WASHINGTON (11/21/13)--Prices are on the rise, but it's not exactly a seller's market.
A diminished market supply pushed home prices up, but home sales continued to decline for the second month running in October, according to the National Association of Realtors.
Total existing home sales--completed transactions of single-family homes, townhomes, condominiums, and co-ops--fell 3.2% last month, to 5.12 million from 5.29 million in September.
The national median home price for all housing types clocked in at $199,500 in October, up 12.8% from October 2012--the 11th consecutive month of double-digit year-to-year increases.
Total sales were also higher on an annual basis by 6%. In October 2012, 4.83 million homes were sold.
Median time on the market was lower in October than it was the year before--down to 54 days from 71 days--but higher than the 50 days measured in September.
A major driving force behind the reduced stock of homes is the drop in distressed sales. Foreclosures and short sales accounted for 14% of all transactions in October--they constituted a quarter of all sales in October 2012. Total housing inventory at the end of October dropped on a monthly basis by 1.8% to 2.13 million.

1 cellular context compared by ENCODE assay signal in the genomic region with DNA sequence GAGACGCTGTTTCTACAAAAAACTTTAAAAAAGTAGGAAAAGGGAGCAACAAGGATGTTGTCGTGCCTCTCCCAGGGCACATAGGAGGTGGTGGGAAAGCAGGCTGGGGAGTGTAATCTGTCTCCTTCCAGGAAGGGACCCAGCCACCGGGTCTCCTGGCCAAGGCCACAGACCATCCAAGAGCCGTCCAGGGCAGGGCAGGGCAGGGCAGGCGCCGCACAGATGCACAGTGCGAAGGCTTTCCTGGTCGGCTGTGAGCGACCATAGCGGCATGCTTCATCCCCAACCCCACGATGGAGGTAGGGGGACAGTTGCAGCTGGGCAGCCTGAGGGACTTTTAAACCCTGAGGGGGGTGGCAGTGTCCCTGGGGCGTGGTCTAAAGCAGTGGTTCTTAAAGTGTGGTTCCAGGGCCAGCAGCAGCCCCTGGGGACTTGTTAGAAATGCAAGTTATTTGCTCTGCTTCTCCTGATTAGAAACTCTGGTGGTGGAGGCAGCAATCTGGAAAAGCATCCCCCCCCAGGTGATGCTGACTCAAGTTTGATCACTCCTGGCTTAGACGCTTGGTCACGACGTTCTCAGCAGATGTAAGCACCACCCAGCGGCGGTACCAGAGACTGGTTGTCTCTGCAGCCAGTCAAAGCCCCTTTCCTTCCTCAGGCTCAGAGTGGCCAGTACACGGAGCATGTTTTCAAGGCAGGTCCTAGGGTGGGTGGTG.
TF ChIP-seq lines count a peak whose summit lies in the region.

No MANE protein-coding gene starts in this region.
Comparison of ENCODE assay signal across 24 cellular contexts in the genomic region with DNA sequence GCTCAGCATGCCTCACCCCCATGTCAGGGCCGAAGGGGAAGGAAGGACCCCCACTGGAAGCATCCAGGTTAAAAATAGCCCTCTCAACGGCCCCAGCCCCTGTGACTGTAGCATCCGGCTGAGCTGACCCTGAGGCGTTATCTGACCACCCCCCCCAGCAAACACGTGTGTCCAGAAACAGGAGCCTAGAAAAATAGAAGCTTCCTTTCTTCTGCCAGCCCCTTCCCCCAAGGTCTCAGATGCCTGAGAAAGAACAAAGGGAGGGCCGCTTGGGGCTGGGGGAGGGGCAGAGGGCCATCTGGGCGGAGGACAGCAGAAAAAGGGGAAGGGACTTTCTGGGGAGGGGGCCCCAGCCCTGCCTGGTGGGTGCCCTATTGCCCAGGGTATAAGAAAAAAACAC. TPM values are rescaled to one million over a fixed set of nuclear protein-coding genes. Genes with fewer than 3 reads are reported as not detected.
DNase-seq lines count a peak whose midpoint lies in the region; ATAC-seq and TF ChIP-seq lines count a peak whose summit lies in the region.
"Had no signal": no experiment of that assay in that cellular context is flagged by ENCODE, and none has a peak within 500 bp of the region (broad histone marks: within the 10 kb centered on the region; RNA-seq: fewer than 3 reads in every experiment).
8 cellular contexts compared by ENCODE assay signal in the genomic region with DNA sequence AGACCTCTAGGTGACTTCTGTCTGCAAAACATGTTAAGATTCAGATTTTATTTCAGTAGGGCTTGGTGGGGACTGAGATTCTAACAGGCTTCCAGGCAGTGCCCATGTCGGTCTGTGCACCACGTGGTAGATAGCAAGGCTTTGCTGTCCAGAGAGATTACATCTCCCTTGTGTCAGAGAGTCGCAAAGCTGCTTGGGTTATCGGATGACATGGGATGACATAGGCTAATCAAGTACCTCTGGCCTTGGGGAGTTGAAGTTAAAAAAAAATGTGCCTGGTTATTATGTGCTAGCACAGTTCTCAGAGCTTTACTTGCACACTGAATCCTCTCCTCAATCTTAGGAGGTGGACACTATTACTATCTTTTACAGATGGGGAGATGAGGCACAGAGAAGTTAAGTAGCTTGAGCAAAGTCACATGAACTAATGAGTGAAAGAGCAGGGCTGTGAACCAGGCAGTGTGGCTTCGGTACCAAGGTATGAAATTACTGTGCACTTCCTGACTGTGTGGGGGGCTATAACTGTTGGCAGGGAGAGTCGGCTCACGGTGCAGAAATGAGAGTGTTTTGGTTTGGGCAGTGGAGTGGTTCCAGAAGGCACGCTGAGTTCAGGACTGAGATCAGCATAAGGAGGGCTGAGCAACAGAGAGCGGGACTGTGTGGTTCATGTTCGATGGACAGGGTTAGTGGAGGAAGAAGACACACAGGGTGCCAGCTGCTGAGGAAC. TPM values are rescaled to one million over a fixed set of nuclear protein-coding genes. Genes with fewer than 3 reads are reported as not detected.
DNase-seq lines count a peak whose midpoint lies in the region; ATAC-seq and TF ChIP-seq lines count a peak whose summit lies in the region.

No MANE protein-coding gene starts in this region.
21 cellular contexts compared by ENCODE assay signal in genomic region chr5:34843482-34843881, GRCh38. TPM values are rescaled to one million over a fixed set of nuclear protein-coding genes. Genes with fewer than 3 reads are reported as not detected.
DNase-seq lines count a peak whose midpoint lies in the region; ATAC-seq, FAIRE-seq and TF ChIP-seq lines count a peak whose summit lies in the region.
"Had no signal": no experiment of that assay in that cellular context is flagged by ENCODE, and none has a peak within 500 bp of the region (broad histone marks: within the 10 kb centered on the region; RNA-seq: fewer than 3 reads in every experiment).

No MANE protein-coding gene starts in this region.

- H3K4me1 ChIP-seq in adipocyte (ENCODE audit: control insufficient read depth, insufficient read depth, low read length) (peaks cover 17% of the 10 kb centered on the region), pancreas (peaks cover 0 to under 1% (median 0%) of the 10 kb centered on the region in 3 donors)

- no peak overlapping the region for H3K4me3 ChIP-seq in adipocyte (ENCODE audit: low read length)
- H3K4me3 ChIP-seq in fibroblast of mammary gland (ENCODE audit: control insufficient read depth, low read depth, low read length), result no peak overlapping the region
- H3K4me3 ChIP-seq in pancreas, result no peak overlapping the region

The NAR said that despite historically low interest rates, credit remains "unnecessarily restrictive," with qualified buyers being denied loans. First-time buyers made up 28% of purchases in October, which is unchanged from September, but down from 31% in October the year before.
The biggest regional one-month drop in existing sales happened in the West, where the measure fell by 7.1%. In the Northeast, Midwest and South, existing sales dropped from September to October by 2.9%, 1.6% and 1.9% respectively.